French Police Dismantle Calais ‘Jungle’ Migrant Camp Housing Over 700 ‘Asylum Seekers’

French police evacuate some 800 migrants after they dismantled their camp located near the hospital in Calais, northern France, on September 29, 2020. (Photo by Bernard BARRON / AFP) (Photo by BERNARD BARRON/AFP via Getty Images)
BERNARD BARRON/AFP via Getty Images

A migrant camp in Calais, France in which 700 to 800 migrants were squatting was dismantled by French police on Tuesday, in what is being characterized as the largest operation since the destruction of the notorious Calais “Jungle” in 2016.

The French port city still acts as a magnet for migrants from the Middle East and Africa who hope to illegally cross the English Channel and reach the United Kingdom where — despite travelling from a safe first world country in France — they are often afforded the ability to claim asylum status.

While the migrants wait for people smuggling gangs to provide them passage across the Channel — in vessels ranging from surfboards and kayaks to ‘gold package’ rubber dinghies — migrants often establish makeshift camps in French cities such as Calais.

The police raid on the latest encampment saw over 200 people removed in the first two hours of the operation, 21 of whom where arrested.

French police evacuate some 800 migrants after they dismantled their camp located near the hospital in Calais, northern France, on September 29, 2020. (Photo by Bernard BARRON / AFP) (Photo by BERNARD BARRON/AFP via Getty Images)

French police evacuate some 800 migrants after they dismantled their camp located near the hospital in Calais, northern France, on September 29, 2020. (Photo by Bernard BARRON / AFP) (Photo by BERNARD BARRON/AFP via Getty Images)

Louis Le Franc, the top official for the northern Pas-de-Calais department, told Agence France-Presse that the government wants to “avoid a concentration and a new gathering point in Calais”.

Le Franc said that the operation was the biggest of its kind since the dismantling of the infamous Calais “Jungle” camp, which saw the removal of some 9,000 migrants between 2015 and 2016.

“In my view, this is above all an operation to give people a safe haven. The migrants are living in this forested area in extremely difficult conditions,” Le Franc said, adding: “It was important to get the migrants out before… the winter period.”

The migrants that were cleared on Tuesday were reportedly overwhelmingly male and hailing from countries such as Somalia, Sudan, Iran, Iraq, and Eritrea.

Of the approximately 700 migrants who were removed on Tuesday, 150 will be brought to a migrant reception centre, 150 brought to other departments in Northern France, and the additional 500 will be spread throughout the other regions of France.

The French government claim that there are currently 1,000 migrants living in the Calais area, however, local migrant support groups suggest that the number is probably closer to 1,500.

Since the beginning of the year, the French government has stopped 1,317 migrants from crossing the English Channel. During the same time period, however, nearly 7,000 migrants have been recorded to have reached British shores, with many more going undetected.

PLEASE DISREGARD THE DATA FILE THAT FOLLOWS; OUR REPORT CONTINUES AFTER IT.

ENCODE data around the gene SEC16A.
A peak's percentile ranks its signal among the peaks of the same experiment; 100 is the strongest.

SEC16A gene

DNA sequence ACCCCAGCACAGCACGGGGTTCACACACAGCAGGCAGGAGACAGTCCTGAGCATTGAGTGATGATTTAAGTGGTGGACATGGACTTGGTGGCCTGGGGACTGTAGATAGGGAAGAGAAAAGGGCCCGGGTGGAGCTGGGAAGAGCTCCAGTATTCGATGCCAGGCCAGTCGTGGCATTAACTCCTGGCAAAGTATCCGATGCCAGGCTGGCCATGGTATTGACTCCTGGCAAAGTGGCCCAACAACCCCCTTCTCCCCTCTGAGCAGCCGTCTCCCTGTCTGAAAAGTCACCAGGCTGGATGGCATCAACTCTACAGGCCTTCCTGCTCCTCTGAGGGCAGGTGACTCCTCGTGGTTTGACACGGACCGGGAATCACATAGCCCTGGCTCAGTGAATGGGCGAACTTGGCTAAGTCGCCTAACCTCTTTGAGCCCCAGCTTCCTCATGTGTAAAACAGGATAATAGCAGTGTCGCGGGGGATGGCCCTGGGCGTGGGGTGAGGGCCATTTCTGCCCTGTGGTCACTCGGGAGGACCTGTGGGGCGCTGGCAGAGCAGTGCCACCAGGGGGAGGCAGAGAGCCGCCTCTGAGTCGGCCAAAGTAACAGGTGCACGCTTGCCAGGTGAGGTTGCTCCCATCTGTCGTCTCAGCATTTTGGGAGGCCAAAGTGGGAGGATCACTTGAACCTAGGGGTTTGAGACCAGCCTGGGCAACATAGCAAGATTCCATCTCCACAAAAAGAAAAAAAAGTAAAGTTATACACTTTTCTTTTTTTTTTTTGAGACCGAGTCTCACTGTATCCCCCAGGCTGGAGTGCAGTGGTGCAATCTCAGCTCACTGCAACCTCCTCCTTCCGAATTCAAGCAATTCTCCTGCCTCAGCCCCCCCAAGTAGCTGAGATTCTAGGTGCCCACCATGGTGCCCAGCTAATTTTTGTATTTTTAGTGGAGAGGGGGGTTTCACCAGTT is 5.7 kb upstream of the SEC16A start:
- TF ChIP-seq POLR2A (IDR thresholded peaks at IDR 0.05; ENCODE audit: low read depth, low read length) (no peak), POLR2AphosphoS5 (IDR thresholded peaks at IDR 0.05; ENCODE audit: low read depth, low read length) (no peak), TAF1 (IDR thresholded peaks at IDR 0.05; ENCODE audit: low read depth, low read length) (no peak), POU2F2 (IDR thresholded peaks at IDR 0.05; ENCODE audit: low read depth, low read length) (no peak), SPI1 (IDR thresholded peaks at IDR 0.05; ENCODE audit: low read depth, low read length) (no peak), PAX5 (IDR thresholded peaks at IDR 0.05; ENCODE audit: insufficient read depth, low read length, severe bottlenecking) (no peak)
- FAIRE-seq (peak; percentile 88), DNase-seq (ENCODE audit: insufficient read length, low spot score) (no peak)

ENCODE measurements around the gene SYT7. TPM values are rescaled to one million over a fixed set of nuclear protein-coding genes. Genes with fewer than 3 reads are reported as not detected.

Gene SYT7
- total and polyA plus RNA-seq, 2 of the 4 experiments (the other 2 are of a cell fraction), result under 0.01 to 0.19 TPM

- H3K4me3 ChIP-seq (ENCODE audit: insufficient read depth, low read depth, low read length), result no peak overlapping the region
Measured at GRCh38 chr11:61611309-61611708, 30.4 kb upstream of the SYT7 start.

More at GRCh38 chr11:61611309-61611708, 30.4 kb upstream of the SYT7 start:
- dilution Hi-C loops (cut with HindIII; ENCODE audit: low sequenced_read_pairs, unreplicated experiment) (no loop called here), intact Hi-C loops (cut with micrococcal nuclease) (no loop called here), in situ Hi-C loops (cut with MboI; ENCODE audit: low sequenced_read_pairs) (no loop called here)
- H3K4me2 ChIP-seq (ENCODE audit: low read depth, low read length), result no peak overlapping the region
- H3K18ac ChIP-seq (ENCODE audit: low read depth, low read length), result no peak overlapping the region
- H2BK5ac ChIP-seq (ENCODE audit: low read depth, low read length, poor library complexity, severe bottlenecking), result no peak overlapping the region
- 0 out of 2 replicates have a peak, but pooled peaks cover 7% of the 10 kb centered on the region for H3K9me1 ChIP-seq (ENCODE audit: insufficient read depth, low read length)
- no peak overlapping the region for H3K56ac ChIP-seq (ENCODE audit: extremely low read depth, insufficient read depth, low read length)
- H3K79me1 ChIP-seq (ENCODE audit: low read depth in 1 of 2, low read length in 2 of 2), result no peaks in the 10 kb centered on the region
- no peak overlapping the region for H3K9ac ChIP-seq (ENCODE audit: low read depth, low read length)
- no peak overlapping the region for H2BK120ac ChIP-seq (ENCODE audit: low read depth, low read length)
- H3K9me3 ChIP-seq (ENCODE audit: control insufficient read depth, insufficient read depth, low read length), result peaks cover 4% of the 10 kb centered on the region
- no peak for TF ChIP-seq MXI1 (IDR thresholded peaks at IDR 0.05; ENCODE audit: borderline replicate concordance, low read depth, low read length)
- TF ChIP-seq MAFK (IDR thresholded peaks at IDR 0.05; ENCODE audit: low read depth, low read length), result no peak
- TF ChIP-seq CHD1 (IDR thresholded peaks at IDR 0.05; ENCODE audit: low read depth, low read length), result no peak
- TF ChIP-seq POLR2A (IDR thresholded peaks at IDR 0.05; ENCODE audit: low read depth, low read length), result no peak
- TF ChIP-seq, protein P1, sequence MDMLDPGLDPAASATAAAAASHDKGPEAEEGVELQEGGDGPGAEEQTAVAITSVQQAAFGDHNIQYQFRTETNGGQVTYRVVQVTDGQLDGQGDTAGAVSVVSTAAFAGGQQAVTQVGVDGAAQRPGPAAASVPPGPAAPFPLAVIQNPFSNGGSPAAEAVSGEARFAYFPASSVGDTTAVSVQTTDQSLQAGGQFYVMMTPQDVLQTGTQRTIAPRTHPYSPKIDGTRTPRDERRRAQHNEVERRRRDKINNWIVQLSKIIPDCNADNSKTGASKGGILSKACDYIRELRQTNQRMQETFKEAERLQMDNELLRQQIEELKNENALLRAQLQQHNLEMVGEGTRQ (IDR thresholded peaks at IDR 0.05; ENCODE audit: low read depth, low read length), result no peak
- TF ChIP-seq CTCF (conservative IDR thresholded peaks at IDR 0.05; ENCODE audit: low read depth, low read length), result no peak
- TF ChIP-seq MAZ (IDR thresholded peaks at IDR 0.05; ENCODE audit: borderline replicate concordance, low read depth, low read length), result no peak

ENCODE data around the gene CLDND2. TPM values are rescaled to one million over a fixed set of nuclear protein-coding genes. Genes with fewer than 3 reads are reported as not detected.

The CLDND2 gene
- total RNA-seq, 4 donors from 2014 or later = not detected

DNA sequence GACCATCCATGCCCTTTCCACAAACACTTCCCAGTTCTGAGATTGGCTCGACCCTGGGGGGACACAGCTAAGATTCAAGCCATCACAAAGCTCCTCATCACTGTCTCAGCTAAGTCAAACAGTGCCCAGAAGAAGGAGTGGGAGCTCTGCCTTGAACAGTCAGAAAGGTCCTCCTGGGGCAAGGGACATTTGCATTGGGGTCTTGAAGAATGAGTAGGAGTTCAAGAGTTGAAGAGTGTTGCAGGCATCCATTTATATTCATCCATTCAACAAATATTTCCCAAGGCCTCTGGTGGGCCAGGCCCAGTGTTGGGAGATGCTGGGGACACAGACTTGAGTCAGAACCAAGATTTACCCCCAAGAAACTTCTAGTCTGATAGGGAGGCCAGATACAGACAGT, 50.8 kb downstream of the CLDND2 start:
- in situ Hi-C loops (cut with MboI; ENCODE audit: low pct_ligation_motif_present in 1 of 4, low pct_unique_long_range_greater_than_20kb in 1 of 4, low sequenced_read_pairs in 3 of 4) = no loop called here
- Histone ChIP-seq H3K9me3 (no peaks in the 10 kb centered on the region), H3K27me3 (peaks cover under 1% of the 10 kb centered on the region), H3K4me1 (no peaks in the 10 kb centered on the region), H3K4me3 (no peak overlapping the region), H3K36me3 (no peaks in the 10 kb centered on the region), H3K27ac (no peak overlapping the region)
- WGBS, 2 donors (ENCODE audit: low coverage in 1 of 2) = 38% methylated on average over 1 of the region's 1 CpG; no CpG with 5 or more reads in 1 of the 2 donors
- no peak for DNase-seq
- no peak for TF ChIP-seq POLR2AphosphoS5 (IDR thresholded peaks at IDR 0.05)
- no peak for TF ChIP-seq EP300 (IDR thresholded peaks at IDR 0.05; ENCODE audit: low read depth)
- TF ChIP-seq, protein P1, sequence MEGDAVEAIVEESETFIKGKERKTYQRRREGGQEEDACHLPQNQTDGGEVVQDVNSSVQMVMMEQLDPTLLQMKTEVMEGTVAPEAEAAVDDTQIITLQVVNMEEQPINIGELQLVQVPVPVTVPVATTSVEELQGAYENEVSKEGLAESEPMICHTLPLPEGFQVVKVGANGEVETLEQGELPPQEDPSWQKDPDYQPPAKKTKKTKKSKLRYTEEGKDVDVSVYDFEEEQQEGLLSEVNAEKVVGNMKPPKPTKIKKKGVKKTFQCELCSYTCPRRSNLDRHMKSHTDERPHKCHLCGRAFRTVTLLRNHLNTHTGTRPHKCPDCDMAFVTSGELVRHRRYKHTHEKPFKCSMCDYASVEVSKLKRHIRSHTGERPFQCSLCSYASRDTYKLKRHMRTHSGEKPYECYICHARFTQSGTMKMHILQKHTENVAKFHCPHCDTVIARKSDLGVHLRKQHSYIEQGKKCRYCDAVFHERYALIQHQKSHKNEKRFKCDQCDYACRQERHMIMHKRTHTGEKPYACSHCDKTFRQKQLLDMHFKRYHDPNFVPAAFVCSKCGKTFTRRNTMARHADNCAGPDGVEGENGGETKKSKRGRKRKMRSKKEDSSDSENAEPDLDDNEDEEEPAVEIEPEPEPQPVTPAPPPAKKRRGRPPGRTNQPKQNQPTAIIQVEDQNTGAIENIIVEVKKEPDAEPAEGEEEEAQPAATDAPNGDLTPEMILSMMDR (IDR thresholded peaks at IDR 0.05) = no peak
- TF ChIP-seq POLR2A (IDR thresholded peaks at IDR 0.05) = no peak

In August, the first recorded death in the English Channel, with media reports falsely claiming that the drowned migrant was a teenager. It was later revealed that Abdulfatah Hamdallah, the Sudanese man who was a resident of the Calais migrant camp, was in fact a 28-year-old whose asylum claim was rejected by France.

The previous incarnation of the Calais Jungle camp — which was at one point home to approximately 10,000 migrants — was riddled with violence and crime, forcing police to classify areas of Calais  “no go zones” after dark.

In October of 2016, a female reporter was robbed and raped at knifepoint by three migrants from the camps. The reporter was working as a translator for a documentary focusing on the widespread child abuse in the camp.

Drivers trying to enter the area were repeatedly attacked by migrants wielding knives and bats, and even some instances of chainsaws.

Following the destruction of the first Calais camp, Britain has sent over £100 million to France to fund projects aimed at slowing the waves of migrants, including the installation of fences, the construction of a wall near the port to prevent migrants from hopping on lorries bound for the UK, and CCTV security cameras.

Despite this, the migrant crisis has only widened, with more migrants crossing the Channel in September than in the entire year of 2019.

The French government has been so far unwilling to agree to any deal with the United Kingdom that would see illegal migrants immediately returned to France,

The French have also demanded that Britain send more cash in exchange for shutting down the illegal migrant routes, requesting a further £30 million in payoffs.

Follow Kurt Zindulka on Twitter here @KurtZindulka

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